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Thursday, 29 March 2012

Smoking cessation will be under local authority control

The introduction to this year's UK National Smoking Cessation Conference is brief. It refers to a change of management in the field of smoking cessation:
As well as research updates and clinical innovations we will consider the implications of the shift of responsibility for the delivery of tobacco control and the commissioning of stop smoking services from the NHS to Local Authorities.
I am not too clear on the implications of this. Why are so many public health-related areas being taken out of the NHS remit and being given to local authorities? They are listed here and include mental health and dental services. Some observers fear the new system will mean that these services fall under normal local authority funding arrangements, i.e. means tested.

Although it empowers local authorities to commission public health services, this change doesn't seem to be anything to do with decentralising power. The government has employed MHP as a consultant in public health. Their report on the process can be seen here. Its introduction talks about holding the new public health service (local authorities) to account in meeting objectives that are created centrally, of course with the help of MHP. Its summary of key objectives starts by recommending all local authorities define public health in the same way. If this is decentralisation, it is very much from the top down.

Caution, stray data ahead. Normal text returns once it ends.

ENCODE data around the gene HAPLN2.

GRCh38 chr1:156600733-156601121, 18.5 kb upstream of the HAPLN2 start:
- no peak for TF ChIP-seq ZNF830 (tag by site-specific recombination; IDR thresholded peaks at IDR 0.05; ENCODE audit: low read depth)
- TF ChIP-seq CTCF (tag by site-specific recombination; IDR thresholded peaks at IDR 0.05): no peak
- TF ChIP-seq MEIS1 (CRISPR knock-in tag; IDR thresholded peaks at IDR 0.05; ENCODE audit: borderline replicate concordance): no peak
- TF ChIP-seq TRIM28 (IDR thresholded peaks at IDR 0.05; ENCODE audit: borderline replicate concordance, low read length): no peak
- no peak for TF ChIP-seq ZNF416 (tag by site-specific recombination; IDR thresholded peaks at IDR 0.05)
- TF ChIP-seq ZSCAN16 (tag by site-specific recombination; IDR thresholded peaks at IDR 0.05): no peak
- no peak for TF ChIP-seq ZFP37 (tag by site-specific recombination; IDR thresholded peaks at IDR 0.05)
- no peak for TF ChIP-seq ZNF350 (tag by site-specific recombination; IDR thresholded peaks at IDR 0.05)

Since smoking cessation is included in the package of services to be handed over to the local authorities, MHP's paragraph on the subject is instructive. It includes the information that 'NHS Walsall currently commissions the Walsall Stop Smoking Service which is achieving quit rates for participants in the scheme of 47.9%'. Information as to how long these people need to have stopped smoking before they are counted as successful is, if anywhere, buried in amongst pages of the Joint Strategic Needs Assessment for Walsall. I would hazard a guess at four weeks, especially as smoking cessation specialist Timothy Coleman has so recently told the world that patches don't work – but however long it is, it's remiss of them not to include this information in their report. However, since MHP's business is public relations, a dearth of vital detail is perhaps not surprising.

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